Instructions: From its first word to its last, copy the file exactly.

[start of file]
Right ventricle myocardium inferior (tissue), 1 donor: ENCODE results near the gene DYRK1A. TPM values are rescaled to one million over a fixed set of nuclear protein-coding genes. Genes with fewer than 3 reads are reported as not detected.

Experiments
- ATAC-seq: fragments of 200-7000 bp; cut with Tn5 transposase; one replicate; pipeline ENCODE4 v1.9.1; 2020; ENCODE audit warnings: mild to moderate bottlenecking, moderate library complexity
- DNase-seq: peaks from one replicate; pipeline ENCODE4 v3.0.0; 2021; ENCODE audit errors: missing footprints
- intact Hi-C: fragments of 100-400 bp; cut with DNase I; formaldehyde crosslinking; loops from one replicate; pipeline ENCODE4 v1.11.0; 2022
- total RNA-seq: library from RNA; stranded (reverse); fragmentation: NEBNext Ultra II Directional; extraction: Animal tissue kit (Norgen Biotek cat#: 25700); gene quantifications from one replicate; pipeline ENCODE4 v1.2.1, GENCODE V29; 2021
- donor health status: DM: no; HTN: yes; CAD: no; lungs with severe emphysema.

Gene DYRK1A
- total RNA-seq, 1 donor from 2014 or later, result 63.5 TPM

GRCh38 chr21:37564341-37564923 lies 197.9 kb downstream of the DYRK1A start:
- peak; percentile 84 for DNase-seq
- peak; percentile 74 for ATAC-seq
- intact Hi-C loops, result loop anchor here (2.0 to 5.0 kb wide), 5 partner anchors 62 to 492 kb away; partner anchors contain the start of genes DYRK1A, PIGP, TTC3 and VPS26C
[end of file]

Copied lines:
Right ventricle myocardium inferior (tissue), 1 donor: ENCODE results near the gene DYRK1A. TPM values are rescaled to one million over a fixed set of nuclear protein-coding genes. Genes with fewer than 3 reads are reported as not detected.

Experiments
- ATAC-seq: fragments of 200-7000 bp; cut with Tn5 transposase; one replicate; pipeline ENCODE4 v1.9.1; 2020; ENCODE audit warnings: mild to moderate bottlenecking, moderate library complexity
- DNase-seq: peaks from one replicate; pipeline ENCODE4 v3.0.0; 2021; ENCODE audit errors: missing footprints
- intact Hi-C: fragments of 100-400 bp; cut with DNase I; formaldehyde crosslinking; loops from one replicate; pipeline ENCODE4 v1.11.0; 2022
- total RNA-seq: library from RNA; stranded (reverse); fragmentation: NEBNext Ultra II Directional; extraction: Animal tissue kit (Norgen Biotek cat#: 25700); gene quantifications from one replicate; pipeline ENCODE4 v1.2.1, GENCODE V29; 2021
- donor health status: DM: no; HTN: yes; CAD: no; lungs with severe emphysema.

Gene DYRK1A
- total RNA-seq, 1 donor from 2014 or later, result 63.5 TPM

GRCh38 chr21:37564341-37564923 lies 197.9 kb downstream of the DYRK1A start:
- peak; percentile 84 for DNase-seq
- peak; percentile 74 for ATAC-seq
- intact Hi-C loops, result loop anchor here (2.0 to 5.0 kb wide), 5 partner anchors 62 to 492 kb away; partner anchors contain the start of genes DYRK1A, PIGP, TTC3 and VPS26C